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Re: Radon

Post by Neuron » Tue Jul 10, 2018 8:04 pm

We had a level of 3.8 at the time of our home purchase 2 years ago and decided to remediate after I read through the studies on radon and lung cancer risk. I work at home and we have two young children. Also, our test was run in the spring and levels can fluctuate at different points in the year. After remediation the test came back with a level of 0.4 so it certainly brought us some piece of mind.

Mitchell777
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Re: Radon

Post by Mitchell777 » Tue Jul 10, 2018 8:09 pm

So as I'm reading through some of the links it looks like most people use the vent pipe system and fan which pulls radon from beneath the house and vents it to the outside. I assume the contractors also seal any openings.

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Re: Radon

Post by TT » Wed Jul 11, 2018 5:12 am

UALflyer wrote:
Tue Jul 10, 2018 7:11 pm
TT wrote:
Tue Jul 10, 2018 6:54 pm
Having an electronic radon detector is far superior
Long term charcoal testing is the gold standard in reliability and is used as a radon clearance test. He used two of those over a 4 1/2 month period, so there is no question about the test results.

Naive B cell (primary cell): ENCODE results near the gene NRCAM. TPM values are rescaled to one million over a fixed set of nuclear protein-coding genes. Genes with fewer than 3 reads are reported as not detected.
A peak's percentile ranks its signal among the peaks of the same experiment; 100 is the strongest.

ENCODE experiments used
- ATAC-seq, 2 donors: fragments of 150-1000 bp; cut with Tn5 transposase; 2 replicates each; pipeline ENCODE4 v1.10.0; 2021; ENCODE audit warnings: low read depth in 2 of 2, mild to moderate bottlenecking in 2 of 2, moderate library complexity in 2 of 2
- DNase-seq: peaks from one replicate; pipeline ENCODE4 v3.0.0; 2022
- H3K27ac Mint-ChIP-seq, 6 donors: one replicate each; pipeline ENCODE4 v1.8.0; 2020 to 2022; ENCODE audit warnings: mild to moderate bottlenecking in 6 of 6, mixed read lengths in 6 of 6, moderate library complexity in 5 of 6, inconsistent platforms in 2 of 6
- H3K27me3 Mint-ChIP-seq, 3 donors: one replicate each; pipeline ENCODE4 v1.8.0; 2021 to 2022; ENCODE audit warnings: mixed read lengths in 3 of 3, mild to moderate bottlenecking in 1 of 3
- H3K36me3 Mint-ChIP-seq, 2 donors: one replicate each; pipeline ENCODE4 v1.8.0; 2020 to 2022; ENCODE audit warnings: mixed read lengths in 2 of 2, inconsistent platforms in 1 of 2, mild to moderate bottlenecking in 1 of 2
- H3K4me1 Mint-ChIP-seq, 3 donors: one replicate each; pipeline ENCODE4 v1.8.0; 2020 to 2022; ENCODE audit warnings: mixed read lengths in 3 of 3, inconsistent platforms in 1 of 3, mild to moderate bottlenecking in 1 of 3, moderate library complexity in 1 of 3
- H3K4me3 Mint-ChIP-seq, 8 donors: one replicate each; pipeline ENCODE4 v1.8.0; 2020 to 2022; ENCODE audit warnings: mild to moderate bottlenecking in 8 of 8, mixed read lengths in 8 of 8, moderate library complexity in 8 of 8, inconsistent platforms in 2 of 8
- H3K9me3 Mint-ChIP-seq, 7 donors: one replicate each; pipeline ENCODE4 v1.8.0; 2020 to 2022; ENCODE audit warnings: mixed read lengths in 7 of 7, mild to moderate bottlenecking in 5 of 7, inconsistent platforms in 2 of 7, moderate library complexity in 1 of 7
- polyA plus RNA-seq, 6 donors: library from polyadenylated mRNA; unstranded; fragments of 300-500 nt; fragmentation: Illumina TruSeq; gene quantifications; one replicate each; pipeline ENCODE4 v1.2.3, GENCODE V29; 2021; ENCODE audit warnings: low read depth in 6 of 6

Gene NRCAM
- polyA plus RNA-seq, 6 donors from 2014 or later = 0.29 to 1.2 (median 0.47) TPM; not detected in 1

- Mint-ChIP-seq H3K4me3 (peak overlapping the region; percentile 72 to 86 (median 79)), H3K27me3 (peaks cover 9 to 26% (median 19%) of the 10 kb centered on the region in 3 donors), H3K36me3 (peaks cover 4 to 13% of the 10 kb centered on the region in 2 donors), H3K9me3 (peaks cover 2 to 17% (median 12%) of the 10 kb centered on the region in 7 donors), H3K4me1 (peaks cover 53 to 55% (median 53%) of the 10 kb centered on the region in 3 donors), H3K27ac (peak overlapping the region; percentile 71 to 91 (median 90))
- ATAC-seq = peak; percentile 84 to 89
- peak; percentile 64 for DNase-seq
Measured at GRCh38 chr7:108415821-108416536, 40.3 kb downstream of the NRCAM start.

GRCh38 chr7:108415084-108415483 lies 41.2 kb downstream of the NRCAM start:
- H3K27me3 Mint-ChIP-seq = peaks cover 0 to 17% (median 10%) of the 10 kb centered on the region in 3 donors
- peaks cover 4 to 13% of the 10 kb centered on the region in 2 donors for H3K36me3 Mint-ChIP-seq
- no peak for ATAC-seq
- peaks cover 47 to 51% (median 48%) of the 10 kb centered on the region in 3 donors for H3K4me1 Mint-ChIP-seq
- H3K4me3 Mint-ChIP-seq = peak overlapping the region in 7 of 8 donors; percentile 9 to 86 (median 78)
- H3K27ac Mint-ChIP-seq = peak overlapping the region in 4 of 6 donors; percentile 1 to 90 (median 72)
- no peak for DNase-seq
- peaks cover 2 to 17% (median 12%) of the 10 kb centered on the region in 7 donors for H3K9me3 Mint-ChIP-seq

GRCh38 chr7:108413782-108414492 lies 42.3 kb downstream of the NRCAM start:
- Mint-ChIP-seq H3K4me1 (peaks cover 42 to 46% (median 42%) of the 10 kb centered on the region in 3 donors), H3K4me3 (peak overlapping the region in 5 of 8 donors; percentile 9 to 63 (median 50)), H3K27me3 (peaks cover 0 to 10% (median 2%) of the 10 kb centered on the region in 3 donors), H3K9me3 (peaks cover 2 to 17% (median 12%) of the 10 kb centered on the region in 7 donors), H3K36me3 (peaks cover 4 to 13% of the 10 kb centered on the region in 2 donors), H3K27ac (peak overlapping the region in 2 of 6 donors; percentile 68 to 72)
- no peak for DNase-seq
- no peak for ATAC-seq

Electronic radon detectors are very convenient, and are generally precise (for the first year; they need to be calibrated after the first year), but charcoal testing is the radon clearance test.
as it has ongoing real time monitoring.
Given the above facts, why would it matter to the OP?
Also, once remediation is done he will have test results to ensure the remediation was done properly and more importantly will alert him if the system fails as some systems do not have monitoring.
As I mentioned above, electronic radon detectors generally need to be re-calibrated after the first year, and calibration costs more than a charcoal test.

There's nothing wrong with electronic continuous radon detectors, but in the OP's situation, there's no reason to spend money on one, as it won't give him any additional useful information that he doesn't already have. After remediation is completed, I'd use annual long term charcoal tests, which are not only cheaper and more reliable, but are also the ones that are required by many radon remediation companies for warranty purposes.